Radon, the second leading cause of lung cancer, can be mitigated

(FILE PHOTO) Home radon test kits are available for $5 through Linn County Public Health. The resident sets up the simple sample collector and the mails in the prepaid mailer and question air and get the results mailed back to them. (Cliff Jette/The Gazette)
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(FILE PHOTO) Home radon test kits are available for $5 through Linn County Public Health. The resident sets up the simple sample collector and the mails in the prepaid mailer and question air and get the results mailed back to them. (Cliff Jette/The Gazette)

(FILE PHOTO) Home radon test kits are available for $5 through Linn County Public Health. The resident sets up the simple sample collector and the mails in the prepaid mailer and question air and get the results mailed back to them. (Cliff Jette/The Gazette)
(FILE PHOTO) Home radon test kits are available for $5 through Linn County Public Health. The resident sets up the simple sample collector and the mails in the prepaid mailer and question air and get the results mailed back to them. (Cliff Jette/The Gazette)

When you think of lung cancer, smoking probably comes to mind. But radon also can play a role in lung cancer for people of all ages. As a naturally occurring radioactive gas, radon is present in many Eastern Iowa homes. Local experts say learning more about what it is and how you can protect yourself is critical.

“Radon is a byproduct of the natural decay of uranium that is in the soil here in Iowa,” said Dean Berchenbriter, owner of GeoServices in Cedar Rapids. GeoServices offers radon testing and mitigation, and Berchenbriter says everyone should be aware of the potential risks.

“The biggest danger of radon is coming down with lung cancer. It’s a radioactive gas that you’re breathing in,” Berchenbriter said. “Statistically, it’s the second leading cause of lung cancer. Most people don’t worry about it because they don’t think about it. But the less radon you breathe, the better off you are.”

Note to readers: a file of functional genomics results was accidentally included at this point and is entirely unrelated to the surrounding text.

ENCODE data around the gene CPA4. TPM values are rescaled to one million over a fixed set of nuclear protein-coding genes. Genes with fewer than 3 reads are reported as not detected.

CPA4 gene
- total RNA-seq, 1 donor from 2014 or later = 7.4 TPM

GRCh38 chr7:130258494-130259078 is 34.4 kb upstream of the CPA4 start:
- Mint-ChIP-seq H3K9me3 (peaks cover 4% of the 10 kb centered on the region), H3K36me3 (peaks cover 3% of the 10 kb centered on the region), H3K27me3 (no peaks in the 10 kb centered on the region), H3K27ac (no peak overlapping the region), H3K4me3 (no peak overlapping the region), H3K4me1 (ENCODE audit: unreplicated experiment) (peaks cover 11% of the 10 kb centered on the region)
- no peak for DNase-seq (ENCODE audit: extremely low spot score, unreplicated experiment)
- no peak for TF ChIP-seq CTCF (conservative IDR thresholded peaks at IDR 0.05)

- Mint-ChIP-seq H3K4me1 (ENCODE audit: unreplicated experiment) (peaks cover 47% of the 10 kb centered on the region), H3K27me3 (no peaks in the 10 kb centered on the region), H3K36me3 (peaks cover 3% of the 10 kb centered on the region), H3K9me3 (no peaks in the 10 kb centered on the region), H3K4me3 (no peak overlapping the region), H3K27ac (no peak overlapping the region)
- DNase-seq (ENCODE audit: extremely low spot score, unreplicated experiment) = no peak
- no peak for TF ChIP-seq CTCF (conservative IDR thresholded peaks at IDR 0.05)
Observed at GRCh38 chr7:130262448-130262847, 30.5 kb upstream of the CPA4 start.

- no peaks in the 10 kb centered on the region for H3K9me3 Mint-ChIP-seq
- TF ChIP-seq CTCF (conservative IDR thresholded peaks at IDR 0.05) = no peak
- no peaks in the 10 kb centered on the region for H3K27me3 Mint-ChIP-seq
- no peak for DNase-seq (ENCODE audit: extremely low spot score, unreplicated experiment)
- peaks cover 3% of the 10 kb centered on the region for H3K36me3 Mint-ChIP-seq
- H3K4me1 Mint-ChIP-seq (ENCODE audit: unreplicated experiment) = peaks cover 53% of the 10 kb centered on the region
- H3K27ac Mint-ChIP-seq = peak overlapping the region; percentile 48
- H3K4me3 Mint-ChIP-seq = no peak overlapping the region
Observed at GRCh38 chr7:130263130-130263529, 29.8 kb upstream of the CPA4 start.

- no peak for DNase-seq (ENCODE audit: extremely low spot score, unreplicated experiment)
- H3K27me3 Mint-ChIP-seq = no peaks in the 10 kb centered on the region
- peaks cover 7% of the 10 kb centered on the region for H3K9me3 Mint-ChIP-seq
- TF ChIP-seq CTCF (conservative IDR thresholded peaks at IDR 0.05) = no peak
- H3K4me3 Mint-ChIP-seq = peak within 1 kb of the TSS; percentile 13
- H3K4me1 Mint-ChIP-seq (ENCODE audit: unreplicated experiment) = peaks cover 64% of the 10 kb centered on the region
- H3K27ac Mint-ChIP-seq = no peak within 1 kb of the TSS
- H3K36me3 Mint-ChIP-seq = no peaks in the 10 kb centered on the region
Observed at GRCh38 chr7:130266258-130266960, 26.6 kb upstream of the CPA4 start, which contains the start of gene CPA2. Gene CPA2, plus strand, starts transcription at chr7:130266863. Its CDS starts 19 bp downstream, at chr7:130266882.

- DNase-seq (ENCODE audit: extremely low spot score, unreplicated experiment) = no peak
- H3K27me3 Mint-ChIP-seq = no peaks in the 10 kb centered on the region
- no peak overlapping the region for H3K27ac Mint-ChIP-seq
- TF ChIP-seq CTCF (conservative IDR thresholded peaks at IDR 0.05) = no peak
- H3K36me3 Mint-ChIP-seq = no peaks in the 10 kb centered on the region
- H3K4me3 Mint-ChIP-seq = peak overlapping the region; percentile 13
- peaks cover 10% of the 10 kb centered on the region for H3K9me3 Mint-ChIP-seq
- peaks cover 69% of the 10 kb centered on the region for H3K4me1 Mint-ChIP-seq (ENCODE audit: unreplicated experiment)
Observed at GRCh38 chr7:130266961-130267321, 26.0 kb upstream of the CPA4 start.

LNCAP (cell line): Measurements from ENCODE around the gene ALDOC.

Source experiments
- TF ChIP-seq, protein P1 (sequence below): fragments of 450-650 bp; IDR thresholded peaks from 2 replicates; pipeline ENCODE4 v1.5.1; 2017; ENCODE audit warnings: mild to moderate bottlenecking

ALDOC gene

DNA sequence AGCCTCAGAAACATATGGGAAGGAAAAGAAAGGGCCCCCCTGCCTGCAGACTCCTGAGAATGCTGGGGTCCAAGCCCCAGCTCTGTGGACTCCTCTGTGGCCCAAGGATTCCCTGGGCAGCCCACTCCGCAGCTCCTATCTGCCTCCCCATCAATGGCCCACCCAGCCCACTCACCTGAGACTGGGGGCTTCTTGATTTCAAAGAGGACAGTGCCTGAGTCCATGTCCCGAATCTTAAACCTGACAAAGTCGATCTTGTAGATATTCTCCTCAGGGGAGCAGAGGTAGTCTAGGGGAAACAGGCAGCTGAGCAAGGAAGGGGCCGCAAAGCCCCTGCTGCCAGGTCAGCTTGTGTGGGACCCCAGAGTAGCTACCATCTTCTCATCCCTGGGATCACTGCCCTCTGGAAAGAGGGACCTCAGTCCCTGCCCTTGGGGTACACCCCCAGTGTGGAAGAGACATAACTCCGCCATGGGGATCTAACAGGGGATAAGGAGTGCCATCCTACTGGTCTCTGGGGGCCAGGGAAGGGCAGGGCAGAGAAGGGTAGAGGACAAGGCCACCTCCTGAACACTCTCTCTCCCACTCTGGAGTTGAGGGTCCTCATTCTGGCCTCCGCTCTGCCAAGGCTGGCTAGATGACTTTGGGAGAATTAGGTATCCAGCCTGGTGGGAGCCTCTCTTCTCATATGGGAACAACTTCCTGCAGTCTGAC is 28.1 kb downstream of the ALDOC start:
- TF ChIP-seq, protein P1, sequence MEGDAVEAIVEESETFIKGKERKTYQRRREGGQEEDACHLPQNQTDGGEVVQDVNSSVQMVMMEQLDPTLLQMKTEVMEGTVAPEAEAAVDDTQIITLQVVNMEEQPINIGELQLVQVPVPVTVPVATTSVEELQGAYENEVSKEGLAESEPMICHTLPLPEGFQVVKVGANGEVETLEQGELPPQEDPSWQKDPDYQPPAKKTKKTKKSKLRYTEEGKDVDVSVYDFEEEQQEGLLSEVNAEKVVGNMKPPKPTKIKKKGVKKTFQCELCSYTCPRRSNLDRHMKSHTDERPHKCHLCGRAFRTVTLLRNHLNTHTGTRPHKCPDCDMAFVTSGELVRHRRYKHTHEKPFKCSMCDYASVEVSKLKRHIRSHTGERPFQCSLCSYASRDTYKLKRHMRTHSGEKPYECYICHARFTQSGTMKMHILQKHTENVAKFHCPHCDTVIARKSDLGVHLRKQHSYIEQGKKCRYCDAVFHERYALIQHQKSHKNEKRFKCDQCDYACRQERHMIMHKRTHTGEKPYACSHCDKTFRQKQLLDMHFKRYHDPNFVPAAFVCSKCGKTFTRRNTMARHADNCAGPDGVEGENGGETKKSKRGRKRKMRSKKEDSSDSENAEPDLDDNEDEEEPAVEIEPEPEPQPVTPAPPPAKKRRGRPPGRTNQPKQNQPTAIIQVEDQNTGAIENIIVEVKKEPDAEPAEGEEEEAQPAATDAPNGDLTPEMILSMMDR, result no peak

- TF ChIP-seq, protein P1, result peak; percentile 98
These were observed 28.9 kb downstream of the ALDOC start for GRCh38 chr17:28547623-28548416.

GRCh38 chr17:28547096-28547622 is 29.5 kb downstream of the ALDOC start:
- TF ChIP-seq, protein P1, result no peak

In the Midwest, radon is naturally present in the open air at very low levels. But when it is present in homes, it’s often at a higher concentration. Basements in particular are susceptible — since they are closest to the soil, they are the most obvious area to detect radon.

“In Iowa, it’s a very common problem to have. Two-thirds of homes will typically test above the acceptable level,” Berchenbriter said. “You may have a problem and not even know it, so I believe everyone should at least test for it.”

Since radon is a colorless, odorless gas, the only way to identify whether your home has too much radon is to test for it using one of two standard methods.

“You can get a testing kit from the Linn County Health Department for $5. It has sealed charcoal, and you just follow the instructions in the kit, mail it in and then you’ll get the results back in a couple of weeks,” Berchenbriter said. The other option is to hire a professional to come in with equipment and run tests in your space — typically, this method will take about two days. At GeoServices, this testing costs $125.

With your test results, you’ll learn what level of radon exposure exists in your home.

“The action level for radon is 4.0, according to the EPA — so they recommend that you put a radon mitigation system in place if your home measures above 4.0,” Berchenbriter said.

If testing indicates you have a problem, licensed radon mitigation companies like GeoServices can help.

“With professional mitigation, the most common technology is sub-slab depressurization,” Berchenbriter said. “We will drill into the foundation floor and then run pipes through the home and out the garage or roof to vent the radon outside of the home.”

For most homes, the cost comes in under $1,000, Berchenbriter said.

“Cost of mitigation obviously depends on what type of home you have. With more floors and more walls, the cost may be more,” he said.

He stressed not to wait until you’re going to sell your home to test for radon.

“Testing is mostly commonly associated with homebuyers’ inspections, but exposure to radon can happen anywhere at any time,” he said. “Normally, we recommended that you retest every two years to make sure your levels are within normal range long-term.”

After making sure that your home is safe, Berchenbriter also advises thinking about the other places your family spends the most time.

“In addition to homes, radon could be present in schools and day care centers,” he said. “Day cares are supposed to routinely test for it. So that’s something parents should be aware of as well. You can ask your day care provider or your child’s school about it, if you are concerned.”


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